7-9 December 2016
Cochem (Mosel), Germany
Europe/Berlin timezone
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Gamma-ray Novae: Rare or Nearby?

7 Dec 2016, 15:55
Pater Martin Hall (Kapuzinerkloster)

Pater Martin Hall


Oral HAP Workshop Gamma-Ray Astronomy


Mr. Paul Morris (University of Oxford)


Classical Novae were revealed as a surprise source of $\gamma$-rays in *Fermi* LAT observations. During the first 8 years since the LAT was launched, 6 novae in total have been detected to $ > 5\sigma$ in $\gamma$-rays, in contrast to the $69$ discovered optically in the same period. We attempt to resolve this discrepancy by assuming all novae are $\gamma$-ray emitters, and assigning peak one-day fluxes based on a flat distribution of the known emitters to a simulated population. To determine optical parameters, the spatial distribution and magnitudes of bulge and disc novae in M31 are scaled to the Milky Way, which we approximate as a disc with a $20~\rm{kpc}$ radius and elliptical bulge with semi major axis $3~\rm{kpc}$ and axis ratios 2:1 in the xy plane. We approximate Galactic reddening using a double exponential disc with vertical and radial scale heights of $r_{d} = 5~\rm{kpc}$ and $z_{d} = 0.2~\rm{kpc}$, and demonstrate that even such a rudimentary model can easily reproduce the observed fraction of $\gamma$-ray novae, implying that these apparently rare sources are in fact nearby and not intrinsically rare. We conclude that classical novae with $m_{R} \leq 12$ and within $\approx 8~\rm{kpc}$ are likely to be discovered in $\gamma$-rays using the *Fermi* LAT.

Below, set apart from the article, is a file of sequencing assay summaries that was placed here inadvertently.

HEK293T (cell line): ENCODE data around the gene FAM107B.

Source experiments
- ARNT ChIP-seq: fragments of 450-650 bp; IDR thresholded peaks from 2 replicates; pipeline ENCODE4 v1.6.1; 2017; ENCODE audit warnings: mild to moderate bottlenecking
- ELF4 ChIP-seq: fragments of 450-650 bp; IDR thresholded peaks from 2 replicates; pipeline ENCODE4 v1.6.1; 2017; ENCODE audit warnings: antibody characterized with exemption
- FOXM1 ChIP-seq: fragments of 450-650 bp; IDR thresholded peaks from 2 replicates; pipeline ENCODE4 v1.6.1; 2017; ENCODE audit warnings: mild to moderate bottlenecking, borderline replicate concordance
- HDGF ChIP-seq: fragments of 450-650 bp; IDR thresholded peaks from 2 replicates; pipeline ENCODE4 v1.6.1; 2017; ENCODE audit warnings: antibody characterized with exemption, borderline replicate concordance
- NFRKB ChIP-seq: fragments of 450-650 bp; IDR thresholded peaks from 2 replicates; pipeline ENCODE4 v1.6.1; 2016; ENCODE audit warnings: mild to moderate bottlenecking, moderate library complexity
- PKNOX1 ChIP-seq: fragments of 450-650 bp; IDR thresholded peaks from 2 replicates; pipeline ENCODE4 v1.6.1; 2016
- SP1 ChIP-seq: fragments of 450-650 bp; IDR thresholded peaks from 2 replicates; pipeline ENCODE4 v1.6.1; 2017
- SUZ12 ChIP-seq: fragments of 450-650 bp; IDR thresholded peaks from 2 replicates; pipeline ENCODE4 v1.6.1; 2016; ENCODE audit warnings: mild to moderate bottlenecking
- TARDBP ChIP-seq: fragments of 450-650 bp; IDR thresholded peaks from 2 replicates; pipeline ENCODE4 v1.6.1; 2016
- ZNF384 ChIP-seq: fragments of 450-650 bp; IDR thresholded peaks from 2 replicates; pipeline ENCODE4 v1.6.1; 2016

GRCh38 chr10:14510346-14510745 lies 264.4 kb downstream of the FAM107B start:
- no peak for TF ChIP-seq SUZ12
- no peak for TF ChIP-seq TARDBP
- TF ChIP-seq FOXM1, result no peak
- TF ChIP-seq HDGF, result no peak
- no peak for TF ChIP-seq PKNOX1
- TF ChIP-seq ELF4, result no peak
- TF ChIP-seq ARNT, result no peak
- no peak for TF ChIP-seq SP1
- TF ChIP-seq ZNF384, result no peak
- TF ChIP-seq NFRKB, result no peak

Primary author

Mr. Paul Morris (University of Oxford)

Presentation Materials

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